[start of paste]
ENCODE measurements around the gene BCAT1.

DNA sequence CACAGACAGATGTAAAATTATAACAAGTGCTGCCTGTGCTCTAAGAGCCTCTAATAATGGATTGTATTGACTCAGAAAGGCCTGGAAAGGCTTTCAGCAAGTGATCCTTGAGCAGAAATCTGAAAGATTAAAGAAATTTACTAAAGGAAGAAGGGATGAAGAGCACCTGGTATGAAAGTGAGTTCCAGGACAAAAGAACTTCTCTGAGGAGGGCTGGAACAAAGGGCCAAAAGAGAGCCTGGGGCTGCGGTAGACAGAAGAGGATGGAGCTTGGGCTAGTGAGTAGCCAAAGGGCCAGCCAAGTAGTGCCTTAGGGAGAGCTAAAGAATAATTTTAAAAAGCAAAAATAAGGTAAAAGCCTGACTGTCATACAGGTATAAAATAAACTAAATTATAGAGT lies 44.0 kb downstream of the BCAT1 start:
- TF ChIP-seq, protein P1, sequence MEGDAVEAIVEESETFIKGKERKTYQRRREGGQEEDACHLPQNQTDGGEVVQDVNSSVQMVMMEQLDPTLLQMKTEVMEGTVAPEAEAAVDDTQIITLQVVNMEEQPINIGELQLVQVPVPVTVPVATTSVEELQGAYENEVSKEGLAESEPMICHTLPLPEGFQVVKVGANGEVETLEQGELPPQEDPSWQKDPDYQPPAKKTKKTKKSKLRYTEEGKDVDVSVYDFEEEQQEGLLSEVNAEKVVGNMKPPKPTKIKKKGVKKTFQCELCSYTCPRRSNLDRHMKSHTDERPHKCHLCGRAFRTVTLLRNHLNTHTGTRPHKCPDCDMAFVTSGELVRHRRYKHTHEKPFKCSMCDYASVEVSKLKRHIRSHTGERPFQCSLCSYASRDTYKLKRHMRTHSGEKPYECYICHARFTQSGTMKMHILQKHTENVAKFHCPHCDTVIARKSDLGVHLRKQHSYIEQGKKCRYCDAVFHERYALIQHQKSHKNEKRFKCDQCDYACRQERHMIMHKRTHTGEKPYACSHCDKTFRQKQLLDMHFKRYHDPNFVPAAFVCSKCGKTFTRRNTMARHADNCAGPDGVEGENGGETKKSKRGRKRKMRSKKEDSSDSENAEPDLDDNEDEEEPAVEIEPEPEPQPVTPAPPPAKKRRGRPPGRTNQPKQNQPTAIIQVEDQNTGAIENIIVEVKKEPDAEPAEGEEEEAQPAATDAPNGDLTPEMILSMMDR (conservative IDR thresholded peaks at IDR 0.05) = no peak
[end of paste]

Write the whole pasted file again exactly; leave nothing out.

ENCODE measurements around the gene BCAT1.

DNA sequence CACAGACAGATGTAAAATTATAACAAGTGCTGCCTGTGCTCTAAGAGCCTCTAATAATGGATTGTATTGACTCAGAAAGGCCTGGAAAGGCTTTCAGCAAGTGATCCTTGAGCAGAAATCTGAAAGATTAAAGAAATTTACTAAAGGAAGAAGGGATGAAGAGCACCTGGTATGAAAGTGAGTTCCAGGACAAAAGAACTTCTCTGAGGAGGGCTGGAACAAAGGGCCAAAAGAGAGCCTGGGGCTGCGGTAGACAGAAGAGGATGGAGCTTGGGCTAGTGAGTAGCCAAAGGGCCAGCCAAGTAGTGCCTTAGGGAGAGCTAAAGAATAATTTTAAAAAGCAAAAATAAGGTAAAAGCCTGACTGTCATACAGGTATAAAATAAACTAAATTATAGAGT lies 44.0 kb downstream of the BCAT1 start:
- TF ChIP-seq, protein P1, sequence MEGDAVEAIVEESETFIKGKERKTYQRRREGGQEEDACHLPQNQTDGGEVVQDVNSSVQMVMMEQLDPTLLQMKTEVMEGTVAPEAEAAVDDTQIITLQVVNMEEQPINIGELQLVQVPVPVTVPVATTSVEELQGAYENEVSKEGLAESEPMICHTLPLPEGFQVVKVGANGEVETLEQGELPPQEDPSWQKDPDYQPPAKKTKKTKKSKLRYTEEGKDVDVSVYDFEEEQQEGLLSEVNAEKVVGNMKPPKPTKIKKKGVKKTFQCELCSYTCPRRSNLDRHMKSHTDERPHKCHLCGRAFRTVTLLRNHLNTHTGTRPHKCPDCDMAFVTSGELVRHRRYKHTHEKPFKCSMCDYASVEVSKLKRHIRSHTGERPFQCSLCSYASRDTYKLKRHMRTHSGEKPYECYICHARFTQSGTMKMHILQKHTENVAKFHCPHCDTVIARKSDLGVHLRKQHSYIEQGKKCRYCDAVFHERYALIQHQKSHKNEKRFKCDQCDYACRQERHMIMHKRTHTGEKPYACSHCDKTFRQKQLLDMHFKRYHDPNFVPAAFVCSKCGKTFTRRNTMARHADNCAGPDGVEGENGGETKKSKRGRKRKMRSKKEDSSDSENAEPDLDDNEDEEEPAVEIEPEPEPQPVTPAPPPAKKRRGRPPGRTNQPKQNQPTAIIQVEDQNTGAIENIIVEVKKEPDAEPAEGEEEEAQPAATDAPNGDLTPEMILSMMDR (conservative IDR thresholded peaks at IDR 0.05) = no peak